Diabetes Distress in Young Adults With Youth-Onset Type 2 Diabetes: TODAY2 Study Results

TODAY Study Group

Research output: Contribution to journalArticlepeer-review

1 Scopus citations

Abstract

OBJECTIVE To assess the prevalence of high diabetes distress and associated factors in the Treatment Options for Type 2 Diabetes in Adolescents and Youth (TODAY2) study cohort of young adults with youth-onset type 2 diabetes. RESEARCH DESIGN AND METHODS Participants completed the Diabetes Distress Scale (DDS) at end-of-study visits. Factors examined for association with high distress were demographic (sex, race/ ethnicity, age, education, income), medical (HbA1c, BMI, complications), psychological (depressive and anxiety symptoms), and social (number in household, off-spring, health care coverage, established with diabetes care provider). Univariate logistic regression identified factors associated with high distress that were controlled for in multivariate logistic regressions. RESULTS Of 438 participants, 66% were female (mean age 26.8 years, 18% non-Hispanic White, 37% non-Hispanic Black, 38% Hispanic). High distress (DDS ≥2) was reported by 105 (24%) participants. Subscales identified 40% with high regimen distress and 29.7% with high emotional burden. A greater percentage of those with high distress were female (P = 0.002), diagnosed with hypertension (P = 0.037) and retinopathy (P = 0.005), treated with insulin, had higher HbA1c, and had moderate to severe depressive and anxiety symptoms (all P < 0.001). In multivariate analyses, female sex (P < 0.001), HbA1c (P < 0.001), anxiety symptoms (P = 0.036), and lack of health care coverage (P = 0.019) were associated with high distress, after controlling for potential confounders. Moderate to severe depressive symptoms were associated with high regimen distress (P = 0.018) and emotional burden (P < 0.001); insulin treatment was associated with high emotional burden (P = 0.027). CONCLUSIONS Future research should identify modifiable factors associated with high diabetes distress in young adults with youth-onset type 2 diabetes that may inform distress interventions with this medically vulnerable group.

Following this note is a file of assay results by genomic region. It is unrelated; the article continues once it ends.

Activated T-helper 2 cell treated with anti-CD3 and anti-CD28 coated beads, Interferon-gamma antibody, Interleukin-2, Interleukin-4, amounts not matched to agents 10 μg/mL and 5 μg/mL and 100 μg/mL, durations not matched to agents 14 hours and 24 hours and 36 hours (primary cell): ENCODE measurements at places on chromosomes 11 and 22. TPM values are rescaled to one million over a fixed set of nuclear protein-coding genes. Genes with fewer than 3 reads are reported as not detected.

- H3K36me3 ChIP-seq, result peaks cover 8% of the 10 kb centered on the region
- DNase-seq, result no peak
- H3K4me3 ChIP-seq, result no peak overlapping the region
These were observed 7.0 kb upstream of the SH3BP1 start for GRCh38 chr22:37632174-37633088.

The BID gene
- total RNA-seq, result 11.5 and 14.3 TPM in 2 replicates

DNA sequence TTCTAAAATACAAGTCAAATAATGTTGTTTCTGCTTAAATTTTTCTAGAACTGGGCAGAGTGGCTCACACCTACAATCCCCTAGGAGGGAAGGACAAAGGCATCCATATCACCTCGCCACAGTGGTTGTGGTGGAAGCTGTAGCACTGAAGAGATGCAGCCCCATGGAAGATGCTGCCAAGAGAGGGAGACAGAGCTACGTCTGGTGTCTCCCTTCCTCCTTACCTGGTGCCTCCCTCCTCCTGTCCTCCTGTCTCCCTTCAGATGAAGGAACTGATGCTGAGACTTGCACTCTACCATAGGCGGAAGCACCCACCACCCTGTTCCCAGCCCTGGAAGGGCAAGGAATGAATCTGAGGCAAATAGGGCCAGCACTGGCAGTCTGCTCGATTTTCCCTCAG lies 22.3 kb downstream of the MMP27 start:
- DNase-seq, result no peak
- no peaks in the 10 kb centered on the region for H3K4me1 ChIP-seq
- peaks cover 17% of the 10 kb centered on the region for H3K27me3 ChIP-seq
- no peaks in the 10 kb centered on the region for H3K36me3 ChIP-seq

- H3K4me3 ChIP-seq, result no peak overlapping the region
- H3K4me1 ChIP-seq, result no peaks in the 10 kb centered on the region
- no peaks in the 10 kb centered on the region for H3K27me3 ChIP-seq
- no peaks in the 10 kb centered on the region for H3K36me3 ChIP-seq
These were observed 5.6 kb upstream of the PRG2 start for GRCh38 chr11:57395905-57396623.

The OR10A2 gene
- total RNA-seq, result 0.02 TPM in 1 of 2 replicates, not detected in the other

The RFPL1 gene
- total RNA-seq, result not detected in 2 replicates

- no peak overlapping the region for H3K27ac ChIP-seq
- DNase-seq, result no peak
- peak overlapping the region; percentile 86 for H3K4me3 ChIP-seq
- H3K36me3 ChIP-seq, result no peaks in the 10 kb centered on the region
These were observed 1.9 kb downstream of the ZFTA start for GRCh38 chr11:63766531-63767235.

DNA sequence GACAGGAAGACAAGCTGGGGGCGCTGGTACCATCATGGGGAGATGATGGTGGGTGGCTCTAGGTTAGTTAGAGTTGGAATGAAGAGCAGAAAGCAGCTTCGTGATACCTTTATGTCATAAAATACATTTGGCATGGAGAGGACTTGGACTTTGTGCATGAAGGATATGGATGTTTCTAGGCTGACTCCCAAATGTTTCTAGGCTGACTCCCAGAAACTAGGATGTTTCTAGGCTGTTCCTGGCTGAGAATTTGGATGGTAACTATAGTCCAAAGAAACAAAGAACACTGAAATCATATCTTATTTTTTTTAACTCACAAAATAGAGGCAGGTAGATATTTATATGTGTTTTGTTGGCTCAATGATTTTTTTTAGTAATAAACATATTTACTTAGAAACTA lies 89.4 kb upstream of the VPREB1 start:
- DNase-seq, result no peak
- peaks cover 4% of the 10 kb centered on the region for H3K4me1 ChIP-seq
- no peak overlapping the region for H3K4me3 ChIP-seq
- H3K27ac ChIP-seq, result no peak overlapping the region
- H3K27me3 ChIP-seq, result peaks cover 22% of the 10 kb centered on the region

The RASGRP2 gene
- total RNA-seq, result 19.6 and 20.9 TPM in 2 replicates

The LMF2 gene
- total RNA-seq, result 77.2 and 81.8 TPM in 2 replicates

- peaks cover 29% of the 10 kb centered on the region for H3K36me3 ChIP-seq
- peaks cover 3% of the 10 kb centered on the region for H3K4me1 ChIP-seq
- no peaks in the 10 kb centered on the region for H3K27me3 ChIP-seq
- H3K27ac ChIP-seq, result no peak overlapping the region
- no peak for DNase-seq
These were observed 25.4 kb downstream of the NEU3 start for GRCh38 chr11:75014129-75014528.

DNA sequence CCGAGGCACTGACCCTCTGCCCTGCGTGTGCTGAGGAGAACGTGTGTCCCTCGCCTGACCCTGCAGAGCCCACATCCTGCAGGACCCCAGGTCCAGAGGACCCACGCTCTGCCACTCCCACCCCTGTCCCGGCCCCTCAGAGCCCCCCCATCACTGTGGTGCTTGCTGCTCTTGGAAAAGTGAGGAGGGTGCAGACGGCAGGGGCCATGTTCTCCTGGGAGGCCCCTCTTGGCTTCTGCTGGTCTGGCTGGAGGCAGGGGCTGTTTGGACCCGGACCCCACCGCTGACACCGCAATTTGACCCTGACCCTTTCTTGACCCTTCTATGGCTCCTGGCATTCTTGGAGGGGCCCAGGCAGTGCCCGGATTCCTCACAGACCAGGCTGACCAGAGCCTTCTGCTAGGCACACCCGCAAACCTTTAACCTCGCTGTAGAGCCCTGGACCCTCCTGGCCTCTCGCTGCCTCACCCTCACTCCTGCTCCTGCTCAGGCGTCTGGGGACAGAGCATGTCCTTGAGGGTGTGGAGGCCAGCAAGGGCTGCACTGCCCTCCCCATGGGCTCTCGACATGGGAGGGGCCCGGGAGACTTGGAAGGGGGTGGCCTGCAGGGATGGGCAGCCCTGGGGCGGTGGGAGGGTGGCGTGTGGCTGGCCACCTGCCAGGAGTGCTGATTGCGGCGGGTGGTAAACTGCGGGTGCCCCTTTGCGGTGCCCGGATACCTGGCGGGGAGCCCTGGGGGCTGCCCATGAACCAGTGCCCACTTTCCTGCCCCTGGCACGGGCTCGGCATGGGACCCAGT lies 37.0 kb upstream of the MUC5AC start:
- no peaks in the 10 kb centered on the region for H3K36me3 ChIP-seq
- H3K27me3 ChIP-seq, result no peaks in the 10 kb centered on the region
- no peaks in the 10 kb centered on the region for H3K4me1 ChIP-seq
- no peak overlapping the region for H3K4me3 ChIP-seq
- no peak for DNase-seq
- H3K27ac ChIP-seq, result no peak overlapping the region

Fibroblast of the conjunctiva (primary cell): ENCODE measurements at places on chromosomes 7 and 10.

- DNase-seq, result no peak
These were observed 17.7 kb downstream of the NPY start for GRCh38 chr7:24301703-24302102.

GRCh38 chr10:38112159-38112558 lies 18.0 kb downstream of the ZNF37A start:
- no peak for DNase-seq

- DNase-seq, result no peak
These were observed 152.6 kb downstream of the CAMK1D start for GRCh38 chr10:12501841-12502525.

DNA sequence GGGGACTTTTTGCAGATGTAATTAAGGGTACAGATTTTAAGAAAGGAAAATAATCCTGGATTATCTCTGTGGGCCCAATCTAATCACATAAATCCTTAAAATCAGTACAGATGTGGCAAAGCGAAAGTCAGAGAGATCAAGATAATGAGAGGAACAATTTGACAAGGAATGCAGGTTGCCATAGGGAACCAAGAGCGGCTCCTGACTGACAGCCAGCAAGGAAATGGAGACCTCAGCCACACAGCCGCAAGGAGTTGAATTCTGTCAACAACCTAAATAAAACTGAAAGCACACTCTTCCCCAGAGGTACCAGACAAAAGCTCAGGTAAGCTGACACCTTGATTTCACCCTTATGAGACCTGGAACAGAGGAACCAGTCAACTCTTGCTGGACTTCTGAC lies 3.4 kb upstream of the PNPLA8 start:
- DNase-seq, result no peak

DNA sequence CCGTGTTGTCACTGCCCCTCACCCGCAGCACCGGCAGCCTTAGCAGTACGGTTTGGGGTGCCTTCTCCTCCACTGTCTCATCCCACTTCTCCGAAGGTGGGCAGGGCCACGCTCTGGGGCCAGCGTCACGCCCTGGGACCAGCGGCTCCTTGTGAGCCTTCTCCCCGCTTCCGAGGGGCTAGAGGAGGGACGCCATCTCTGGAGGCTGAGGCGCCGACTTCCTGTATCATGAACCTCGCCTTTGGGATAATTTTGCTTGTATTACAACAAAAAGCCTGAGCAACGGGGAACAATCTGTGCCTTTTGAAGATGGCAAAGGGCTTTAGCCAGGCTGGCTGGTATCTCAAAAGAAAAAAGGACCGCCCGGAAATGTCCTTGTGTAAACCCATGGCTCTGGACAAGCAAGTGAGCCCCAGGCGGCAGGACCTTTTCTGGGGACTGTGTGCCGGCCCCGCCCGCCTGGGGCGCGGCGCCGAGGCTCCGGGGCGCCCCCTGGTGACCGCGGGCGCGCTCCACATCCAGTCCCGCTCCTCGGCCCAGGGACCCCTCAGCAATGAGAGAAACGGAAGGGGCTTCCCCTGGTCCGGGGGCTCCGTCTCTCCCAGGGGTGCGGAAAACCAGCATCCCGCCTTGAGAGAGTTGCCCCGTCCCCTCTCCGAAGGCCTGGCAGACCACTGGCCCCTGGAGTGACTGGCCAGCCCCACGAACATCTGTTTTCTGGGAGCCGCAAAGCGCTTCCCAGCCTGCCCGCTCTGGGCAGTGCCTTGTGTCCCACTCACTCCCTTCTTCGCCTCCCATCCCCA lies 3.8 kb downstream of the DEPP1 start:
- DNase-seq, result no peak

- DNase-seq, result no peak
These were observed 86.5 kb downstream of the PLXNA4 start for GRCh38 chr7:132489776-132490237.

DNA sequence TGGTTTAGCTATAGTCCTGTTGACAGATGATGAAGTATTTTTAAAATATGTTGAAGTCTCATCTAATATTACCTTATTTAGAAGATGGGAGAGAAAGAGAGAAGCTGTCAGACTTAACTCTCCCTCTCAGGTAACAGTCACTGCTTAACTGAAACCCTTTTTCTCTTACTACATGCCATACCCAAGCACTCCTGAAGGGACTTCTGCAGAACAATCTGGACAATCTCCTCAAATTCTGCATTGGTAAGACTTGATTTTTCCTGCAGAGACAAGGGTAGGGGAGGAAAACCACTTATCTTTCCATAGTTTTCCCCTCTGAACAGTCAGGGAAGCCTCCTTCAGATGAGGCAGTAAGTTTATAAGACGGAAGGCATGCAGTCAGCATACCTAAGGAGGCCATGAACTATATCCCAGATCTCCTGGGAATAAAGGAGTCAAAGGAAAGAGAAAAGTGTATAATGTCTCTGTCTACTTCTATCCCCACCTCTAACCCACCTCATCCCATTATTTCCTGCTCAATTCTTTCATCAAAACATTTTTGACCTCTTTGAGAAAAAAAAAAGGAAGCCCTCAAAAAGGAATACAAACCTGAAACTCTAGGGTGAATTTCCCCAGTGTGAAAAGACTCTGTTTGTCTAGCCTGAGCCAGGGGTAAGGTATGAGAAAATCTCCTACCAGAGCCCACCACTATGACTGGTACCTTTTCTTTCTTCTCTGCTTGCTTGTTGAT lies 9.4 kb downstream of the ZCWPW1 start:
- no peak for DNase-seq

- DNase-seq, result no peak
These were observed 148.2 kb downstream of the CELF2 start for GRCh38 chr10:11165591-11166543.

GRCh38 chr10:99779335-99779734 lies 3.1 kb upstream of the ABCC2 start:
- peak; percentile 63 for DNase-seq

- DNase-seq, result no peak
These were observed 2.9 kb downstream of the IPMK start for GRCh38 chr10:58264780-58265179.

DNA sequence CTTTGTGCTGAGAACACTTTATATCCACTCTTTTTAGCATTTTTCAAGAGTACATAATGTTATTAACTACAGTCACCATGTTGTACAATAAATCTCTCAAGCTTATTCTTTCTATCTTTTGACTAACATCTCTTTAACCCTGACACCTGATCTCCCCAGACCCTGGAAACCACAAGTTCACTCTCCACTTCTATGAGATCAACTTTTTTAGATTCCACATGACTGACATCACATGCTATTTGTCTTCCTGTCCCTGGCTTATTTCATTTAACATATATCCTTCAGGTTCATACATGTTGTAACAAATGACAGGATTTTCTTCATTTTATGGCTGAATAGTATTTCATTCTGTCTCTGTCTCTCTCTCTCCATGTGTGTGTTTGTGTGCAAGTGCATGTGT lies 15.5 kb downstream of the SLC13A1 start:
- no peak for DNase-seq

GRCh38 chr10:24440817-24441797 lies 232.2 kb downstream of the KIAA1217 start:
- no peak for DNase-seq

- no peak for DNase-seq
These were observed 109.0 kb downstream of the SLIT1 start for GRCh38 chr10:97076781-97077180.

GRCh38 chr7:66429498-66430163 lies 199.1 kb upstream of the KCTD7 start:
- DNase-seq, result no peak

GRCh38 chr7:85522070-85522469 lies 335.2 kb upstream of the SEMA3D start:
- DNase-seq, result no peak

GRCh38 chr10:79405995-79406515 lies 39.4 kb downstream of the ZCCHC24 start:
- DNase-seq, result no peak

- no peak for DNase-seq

Original languageEnglish (US)
Pages (from-to)529-537
Number of pages9
JournalDiabetes care
Volume45
Issue number3
DOIs
StatePublished - Mar 2022

ASJC Scopus subject areas

  • Internal Medicine
  • Endocrinology, Diabetes and Metabolism
  • Advanced and Specialized Nursing

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